Prior to moving into executive session, a couple of Woodville residents voiced concern about the appointment and requested that council reconsider the nomination and appointment until after November’s election.

Sal Baldovinos, representing the Concerned Citizens of Tyler County, was the first to speak. “We feel that the right thing to do is to wait until after the election to make any new appointments,” Baldovinos said.

He said that with a new mayor and at least one new alderman taking office after the upcoming election, it would be in the best interest of any new city officials to be able to have their opinions heard concerning a nominee.

Baldovinos cited the controversy with East Texas Packing, LLC as a pertinent reason for the request. In June, council voted to pass a utility service agreement between the City of Woodville and the company. Despite an existing obligation to provide these services, the decision proved controversial with many Woodville residents.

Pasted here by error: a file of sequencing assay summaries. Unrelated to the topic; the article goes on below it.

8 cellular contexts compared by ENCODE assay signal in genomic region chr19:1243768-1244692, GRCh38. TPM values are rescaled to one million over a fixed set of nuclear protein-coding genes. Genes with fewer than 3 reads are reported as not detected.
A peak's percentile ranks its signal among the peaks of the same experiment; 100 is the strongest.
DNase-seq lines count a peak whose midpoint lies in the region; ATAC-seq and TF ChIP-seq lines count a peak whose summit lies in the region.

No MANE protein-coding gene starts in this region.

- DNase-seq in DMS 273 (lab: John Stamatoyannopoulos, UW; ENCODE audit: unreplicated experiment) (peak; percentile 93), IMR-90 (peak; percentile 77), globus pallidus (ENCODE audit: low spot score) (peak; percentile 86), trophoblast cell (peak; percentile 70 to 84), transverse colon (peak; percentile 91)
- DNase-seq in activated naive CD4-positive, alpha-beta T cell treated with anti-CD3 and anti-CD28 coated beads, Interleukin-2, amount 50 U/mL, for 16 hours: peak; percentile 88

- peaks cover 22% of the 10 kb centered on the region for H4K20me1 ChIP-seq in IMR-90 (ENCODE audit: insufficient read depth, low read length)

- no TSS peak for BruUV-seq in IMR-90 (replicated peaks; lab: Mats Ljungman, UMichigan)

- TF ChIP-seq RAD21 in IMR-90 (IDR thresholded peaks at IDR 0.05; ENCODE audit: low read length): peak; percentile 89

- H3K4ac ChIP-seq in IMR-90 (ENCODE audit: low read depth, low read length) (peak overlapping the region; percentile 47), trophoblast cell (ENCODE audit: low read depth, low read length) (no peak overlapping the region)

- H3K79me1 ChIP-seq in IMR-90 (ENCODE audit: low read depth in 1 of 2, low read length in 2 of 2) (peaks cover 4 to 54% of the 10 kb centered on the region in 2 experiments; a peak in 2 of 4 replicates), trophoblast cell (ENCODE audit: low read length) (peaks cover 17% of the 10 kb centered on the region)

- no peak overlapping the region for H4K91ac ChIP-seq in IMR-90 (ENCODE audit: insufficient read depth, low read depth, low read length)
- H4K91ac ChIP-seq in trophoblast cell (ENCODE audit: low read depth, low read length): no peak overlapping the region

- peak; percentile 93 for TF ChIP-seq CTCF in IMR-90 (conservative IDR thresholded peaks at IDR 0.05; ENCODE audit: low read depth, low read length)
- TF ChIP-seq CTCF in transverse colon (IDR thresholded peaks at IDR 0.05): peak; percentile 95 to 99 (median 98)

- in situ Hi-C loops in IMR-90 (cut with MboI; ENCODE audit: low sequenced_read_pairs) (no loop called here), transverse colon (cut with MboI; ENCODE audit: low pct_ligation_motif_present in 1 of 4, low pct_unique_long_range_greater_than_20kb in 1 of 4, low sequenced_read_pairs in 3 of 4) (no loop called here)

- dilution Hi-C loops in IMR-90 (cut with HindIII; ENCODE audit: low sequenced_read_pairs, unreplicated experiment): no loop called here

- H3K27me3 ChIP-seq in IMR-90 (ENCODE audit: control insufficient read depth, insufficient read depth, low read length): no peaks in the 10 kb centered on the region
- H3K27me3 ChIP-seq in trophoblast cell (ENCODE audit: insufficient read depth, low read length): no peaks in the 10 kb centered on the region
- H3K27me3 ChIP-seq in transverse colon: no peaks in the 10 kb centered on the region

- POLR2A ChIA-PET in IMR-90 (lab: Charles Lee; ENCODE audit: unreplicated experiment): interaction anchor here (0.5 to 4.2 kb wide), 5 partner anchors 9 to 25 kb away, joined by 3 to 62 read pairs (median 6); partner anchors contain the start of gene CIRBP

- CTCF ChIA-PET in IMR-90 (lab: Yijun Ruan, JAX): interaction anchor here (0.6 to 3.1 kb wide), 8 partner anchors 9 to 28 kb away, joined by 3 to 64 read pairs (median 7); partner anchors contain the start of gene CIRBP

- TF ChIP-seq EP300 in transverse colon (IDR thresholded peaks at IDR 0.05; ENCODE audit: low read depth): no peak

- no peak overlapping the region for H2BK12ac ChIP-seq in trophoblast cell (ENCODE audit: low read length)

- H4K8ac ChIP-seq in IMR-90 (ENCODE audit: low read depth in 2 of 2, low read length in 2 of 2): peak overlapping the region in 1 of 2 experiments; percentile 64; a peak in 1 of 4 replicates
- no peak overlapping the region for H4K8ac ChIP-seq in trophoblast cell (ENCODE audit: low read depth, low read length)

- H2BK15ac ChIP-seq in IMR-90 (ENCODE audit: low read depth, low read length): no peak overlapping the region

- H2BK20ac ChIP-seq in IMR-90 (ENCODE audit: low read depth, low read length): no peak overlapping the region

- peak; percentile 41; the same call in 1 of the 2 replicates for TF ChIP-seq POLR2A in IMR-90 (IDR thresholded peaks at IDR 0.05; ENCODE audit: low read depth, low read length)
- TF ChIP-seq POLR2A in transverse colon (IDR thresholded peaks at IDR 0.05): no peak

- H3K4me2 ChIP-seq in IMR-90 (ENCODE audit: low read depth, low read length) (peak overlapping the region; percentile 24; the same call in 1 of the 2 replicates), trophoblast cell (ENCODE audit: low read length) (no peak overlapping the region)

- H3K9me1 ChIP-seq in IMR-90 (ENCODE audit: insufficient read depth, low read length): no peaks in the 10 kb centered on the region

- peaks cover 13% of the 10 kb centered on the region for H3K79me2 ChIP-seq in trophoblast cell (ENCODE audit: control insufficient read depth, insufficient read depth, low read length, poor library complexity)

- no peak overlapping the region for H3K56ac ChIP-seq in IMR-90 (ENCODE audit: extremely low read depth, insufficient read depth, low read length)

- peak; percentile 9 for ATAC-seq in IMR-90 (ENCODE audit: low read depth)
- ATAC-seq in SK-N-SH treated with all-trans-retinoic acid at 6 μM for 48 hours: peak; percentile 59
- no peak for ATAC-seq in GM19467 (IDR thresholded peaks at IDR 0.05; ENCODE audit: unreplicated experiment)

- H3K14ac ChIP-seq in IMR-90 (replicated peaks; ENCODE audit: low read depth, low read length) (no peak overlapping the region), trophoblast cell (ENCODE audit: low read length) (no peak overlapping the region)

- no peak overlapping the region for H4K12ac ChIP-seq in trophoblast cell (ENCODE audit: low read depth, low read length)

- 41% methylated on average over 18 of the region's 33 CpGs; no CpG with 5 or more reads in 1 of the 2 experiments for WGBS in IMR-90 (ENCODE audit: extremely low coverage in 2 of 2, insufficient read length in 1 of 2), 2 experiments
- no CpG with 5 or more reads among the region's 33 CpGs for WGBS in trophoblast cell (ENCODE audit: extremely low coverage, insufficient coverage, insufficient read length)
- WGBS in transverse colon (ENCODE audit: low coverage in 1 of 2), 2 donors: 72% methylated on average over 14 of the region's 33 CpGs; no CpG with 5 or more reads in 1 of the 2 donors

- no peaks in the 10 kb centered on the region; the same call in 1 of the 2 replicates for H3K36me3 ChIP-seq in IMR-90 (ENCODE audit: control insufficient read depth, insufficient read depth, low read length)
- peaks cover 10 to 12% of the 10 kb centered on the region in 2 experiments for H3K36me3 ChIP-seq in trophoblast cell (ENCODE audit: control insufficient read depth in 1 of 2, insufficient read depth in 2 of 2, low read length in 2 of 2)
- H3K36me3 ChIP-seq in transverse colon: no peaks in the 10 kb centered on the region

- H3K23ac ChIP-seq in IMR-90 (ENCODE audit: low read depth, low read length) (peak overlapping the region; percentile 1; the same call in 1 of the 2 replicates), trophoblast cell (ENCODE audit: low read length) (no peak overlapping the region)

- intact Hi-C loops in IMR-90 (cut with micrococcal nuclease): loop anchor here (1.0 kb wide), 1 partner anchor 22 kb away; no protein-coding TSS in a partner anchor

Another resident, Barbara Smith, who is running for mayor of Woodville, spoke during the forum on the same topic. Smith voiced the same concerns as Baldovinos and also requested that the nomination and appointment be tabled until the election concludes.

“It’s only fair to all concerned that these newly elected members have input as to who that replacement would be,” she said.

“They’ll be the ones that have to work with the appointed member.”

Committee formed to negotiate interlocal agreement with TCSO

A committee was appointed and approved to review options for dispatch and jail service through an interlocal agreement between the city and the Tyler County Sheriff’s Office.

The agreement has been in place since 1999, according to City Administrator Mandy Risinger. It is renewed annually and recently Sheriff Bryan Weatherford approached the city to renegotiate.

The agreement currently costs $87,600 to the city and the proposed new amount is $143,970, according to Risinger.